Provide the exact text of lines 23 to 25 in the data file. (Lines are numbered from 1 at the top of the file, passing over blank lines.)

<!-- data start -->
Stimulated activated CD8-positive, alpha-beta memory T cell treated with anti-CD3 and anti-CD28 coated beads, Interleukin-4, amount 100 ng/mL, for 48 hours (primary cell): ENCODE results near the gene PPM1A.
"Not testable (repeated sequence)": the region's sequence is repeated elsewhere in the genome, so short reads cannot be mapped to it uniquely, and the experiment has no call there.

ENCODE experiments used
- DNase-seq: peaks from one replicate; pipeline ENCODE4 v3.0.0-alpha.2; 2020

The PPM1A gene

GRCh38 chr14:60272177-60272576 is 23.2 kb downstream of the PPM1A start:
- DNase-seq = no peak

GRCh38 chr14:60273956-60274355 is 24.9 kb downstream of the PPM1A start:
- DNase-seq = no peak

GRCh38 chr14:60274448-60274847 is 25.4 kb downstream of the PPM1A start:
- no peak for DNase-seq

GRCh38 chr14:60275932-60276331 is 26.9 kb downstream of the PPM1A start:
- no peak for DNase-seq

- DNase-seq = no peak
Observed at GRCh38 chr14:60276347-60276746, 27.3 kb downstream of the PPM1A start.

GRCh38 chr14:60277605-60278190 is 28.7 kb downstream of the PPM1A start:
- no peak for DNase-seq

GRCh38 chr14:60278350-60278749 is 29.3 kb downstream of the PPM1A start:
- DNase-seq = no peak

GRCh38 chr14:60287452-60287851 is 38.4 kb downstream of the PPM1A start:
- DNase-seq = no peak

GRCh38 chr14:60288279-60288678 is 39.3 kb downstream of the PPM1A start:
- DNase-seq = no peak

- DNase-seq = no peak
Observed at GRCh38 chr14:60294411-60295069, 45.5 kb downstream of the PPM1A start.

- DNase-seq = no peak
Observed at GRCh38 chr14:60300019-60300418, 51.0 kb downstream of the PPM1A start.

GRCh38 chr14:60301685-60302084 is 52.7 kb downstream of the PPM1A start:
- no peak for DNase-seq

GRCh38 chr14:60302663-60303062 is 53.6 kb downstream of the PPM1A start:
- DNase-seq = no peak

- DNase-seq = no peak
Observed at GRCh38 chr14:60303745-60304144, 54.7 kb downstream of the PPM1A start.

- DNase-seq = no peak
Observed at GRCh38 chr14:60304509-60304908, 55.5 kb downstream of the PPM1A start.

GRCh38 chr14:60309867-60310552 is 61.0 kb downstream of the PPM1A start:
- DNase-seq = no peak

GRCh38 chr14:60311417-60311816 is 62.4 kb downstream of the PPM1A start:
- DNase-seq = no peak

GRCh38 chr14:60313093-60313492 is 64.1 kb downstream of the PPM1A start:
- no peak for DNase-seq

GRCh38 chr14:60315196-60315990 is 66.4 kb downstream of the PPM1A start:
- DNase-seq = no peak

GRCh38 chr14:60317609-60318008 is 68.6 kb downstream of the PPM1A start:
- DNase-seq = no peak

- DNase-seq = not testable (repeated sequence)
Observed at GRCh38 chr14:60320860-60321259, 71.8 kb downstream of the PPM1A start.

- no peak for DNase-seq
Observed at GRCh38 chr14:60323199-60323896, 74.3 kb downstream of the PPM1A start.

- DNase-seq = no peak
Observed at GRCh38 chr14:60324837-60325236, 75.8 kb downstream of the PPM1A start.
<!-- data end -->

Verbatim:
- DNase-seq = no peak

- DNase-seq = no peak
Observed at GRCh38 chr14:60294411-60295069, 45.5 kb downstream of the PPM1A start.